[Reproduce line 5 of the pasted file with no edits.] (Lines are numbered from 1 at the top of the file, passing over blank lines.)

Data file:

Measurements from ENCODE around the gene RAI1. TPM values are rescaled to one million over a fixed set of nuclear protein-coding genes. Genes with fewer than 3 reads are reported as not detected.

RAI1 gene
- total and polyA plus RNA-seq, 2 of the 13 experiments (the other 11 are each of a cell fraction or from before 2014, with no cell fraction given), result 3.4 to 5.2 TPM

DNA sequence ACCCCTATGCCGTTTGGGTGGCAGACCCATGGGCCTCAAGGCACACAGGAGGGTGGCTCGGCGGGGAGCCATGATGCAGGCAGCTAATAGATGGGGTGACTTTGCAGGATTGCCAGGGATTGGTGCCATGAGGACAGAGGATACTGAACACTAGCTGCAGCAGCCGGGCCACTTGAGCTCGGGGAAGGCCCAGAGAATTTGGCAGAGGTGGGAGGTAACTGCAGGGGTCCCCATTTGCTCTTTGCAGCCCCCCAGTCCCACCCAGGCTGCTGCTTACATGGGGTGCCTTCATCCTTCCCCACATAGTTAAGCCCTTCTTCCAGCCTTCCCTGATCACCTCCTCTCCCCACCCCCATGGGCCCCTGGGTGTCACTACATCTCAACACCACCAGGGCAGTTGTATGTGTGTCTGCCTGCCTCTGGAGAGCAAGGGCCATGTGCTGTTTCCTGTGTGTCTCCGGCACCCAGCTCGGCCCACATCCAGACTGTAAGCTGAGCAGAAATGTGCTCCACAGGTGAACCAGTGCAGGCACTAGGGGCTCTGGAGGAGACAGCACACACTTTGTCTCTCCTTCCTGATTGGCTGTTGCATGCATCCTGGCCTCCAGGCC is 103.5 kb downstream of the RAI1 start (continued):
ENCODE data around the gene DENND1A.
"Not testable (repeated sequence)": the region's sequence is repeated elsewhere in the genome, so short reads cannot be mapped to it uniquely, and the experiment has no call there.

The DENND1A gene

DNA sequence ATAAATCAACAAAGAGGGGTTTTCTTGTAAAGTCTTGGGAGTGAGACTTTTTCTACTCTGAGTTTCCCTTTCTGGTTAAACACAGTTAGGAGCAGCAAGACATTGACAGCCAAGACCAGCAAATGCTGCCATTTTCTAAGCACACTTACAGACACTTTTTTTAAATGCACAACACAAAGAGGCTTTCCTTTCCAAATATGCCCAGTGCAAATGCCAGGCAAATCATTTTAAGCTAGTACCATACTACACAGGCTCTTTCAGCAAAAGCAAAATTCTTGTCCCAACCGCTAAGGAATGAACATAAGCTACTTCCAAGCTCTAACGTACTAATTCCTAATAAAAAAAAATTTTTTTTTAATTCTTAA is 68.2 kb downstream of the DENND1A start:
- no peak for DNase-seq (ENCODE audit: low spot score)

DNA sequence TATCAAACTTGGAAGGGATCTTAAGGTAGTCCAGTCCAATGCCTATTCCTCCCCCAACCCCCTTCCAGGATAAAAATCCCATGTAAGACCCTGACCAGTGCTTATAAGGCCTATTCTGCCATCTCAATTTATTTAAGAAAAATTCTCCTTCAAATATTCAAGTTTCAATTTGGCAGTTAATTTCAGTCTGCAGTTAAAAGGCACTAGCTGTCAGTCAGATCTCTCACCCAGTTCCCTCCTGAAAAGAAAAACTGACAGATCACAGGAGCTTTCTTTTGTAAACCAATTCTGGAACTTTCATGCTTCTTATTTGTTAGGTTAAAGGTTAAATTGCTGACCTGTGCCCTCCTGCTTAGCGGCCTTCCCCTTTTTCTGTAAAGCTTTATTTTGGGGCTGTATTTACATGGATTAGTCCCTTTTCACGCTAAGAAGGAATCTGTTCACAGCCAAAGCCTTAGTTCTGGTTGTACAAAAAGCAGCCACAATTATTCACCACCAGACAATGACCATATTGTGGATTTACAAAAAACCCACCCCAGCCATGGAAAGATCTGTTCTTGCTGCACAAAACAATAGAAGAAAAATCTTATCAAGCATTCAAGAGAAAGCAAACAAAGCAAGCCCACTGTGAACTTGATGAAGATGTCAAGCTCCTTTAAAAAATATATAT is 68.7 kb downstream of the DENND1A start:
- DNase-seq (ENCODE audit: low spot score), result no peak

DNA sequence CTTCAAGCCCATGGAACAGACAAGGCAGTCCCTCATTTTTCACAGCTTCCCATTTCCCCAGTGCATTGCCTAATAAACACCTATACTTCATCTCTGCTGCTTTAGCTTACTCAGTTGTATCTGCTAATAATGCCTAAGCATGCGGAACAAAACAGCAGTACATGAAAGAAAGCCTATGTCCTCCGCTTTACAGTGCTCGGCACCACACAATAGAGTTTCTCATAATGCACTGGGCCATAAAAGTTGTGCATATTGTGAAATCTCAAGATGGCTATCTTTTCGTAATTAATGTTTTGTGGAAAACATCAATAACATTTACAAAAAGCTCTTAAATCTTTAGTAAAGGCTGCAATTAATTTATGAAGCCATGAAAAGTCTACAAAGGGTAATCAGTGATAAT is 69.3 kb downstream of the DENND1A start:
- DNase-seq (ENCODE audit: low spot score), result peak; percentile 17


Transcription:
ENCODE data around the gene DENND1A.